Process heat in New Zealand

We are working with the Energy Efficiency and Conservation Authority to improve process heat's energy efficiency and increase the input from renewable energy.

Process heat offers one of our largest opportunities to improve energy efficiency and reduce energy emissions.

We are working with the Energy Efficiency and Conservation Authority on the Process Heat in New Zealand (PHiNZ) initiative. PHiNZ is looking into the opportunities for, and barriers to, improving the energy efficiency of process heat and increasing the input of renewable energy.

We recently published a technical paper, Process Heat in New Zealand: Opportunities and barriers to lowering emissions. Feedback on that paper will inform the development of the Government’s plan to ensure we have the regulatory and policy settings we need to transition to greater renewable energy.

PHiNZ was developed in response to one of the priority goals – the renewable and efficient use of process heat – in The New Zealand Energy Efficiency and Conservation Strategy [PDF, 816 KB].

How process heat is used

The International Energy Agency (IEA) defines process heat as energy “primarily used for warming spaces and industrial processes”. This is often in the form of steam, hot water or hot gases.

In New Zealand, process heat is used in the commercial and industrial sectors. Here are some facts about process heat and its use:

  • Energy (including transport) contributes nearly 40% of New Zealand’s total gross emissions. Process heat makes up one-third of New Zealand’s overall energy use and contributes approximately 9% of gross emissions.
  • 60% of process heat is supplied using fossil fuels, mainly gas and coal.
  • 78% of New Zealand’s process heat is used in industry, particularly manufacturers that turn resources into products eg, heat is used to turn wood into pulp and paper or to process milk into powder, as well as sanitise equipment.
  • The commercial sector uses 10% of New Zealand’s process heat, mainly for space heating large buildings and offices.
  • The public sector uses 7% of our process heat. For example, hospitals use steam for sterilisation and heating buildings.

Getting process heat decisions right is important because heat plants (including boilers) have long economic life spans of 15 to 20 years, although they are often used for much longer periods of time (20 to 40 years).

Process heat factsheets

We have developed factsheets and resources summarising our current understanding of process heat. The resources completed to date are:

Process heat – Current state factsheet [PDF, 1.7 MB]: Overview of how process heat is being used in New Zealand, including energy demands and related greenhouse gas emissions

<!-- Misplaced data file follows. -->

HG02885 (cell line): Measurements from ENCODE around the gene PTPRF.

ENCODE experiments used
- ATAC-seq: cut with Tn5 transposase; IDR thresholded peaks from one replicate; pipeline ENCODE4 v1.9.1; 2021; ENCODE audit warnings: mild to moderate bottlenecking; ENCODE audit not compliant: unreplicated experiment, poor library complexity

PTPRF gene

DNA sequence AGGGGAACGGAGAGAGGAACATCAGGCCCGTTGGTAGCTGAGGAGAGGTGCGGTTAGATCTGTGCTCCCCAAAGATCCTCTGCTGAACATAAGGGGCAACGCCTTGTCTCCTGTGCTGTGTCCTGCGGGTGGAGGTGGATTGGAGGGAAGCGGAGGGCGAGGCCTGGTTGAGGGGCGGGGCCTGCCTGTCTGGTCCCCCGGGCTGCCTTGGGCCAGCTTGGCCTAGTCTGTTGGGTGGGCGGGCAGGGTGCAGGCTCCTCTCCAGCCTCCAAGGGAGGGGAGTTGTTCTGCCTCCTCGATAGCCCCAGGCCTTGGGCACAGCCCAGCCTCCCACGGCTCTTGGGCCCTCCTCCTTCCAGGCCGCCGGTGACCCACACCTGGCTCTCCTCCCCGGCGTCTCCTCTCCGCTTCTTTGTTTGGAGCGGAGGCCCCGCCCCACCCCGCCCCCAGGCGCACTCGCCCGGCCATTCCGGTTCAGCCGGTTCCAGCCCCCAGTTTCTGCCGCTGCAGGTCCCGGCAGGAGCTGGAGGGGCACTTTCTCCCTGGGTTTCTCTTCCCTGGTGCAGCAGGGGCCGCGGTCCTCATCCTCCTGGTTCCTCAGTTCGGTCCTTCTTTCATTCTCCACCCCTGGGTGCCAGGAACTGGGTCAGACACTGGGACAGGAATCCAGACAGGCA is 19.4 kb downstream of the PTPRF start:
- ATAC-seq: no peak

Wood processing factsheet [PDF, 1.1 MB]: Overview of how process heat is used in wood processing, including energy demands and related greenhouse gas emissions

Dairy manufacturing factsheet [PDF, 701 KB]: Overview of how process heat is used in dairy manufacturing, including energy demands and related greenhouse gas emissions

Meat and meat product manufacturing factsheet [PDF, 156 KB]: Overview of how process heat is used in meat and meat product manufacturing, including energy demands and related greenhouse gas emissions

Other food and beverages manufacturing factsheet [PDF, 452 KB]: Overview of how process heat is used in food and beverage manufacturing, including energy demands and related greenhouse gas emissions

Petrochemical industry factsheet [PDF, 248 KB]: Overview of how process heat is used in the Petroleum, Chemical & Rubber Manufacturing sectors, including energy demands and related greenhouse gas emissions

Primary metal and metal product manufacturing factsheet [PDF, 233 KB]: Overview of how process heat is used in primary metal and metal product manufacturing sectors, including energy demands and related greenhouse gas emissions

Non-metallic mineral products factsheet [PDF, 536 KB]: Overview of how process heat is used in the non-metallic mineral product manufacturing sectors, including energy demands and related greenhouse gas emissions

Indoor cropping factsheet [PDF, 1.6 MB]: Overview of how process heat is used in the indoor cropping sectors, including energy demands and related greenhouse gas emissions

PWC analysis on process heat decision-making(external link): EECA-commissioned study on how large process heat users are investing in process heat improvements.

Next steps

Using the information that we have published on this page, the Government will now develop options to improve energy efficiency and increase the use of renewable energy as an input in process heat. It is planned that a discussion document to consult on these options will be released in the latter half of 2019. This work forms a part of the broader renewable energy strategy the Government is developing.

Contact us

Any queries about PHiNZ can be sent to energymarkets@mbie.govt.nz

Last updated: 02 May 2019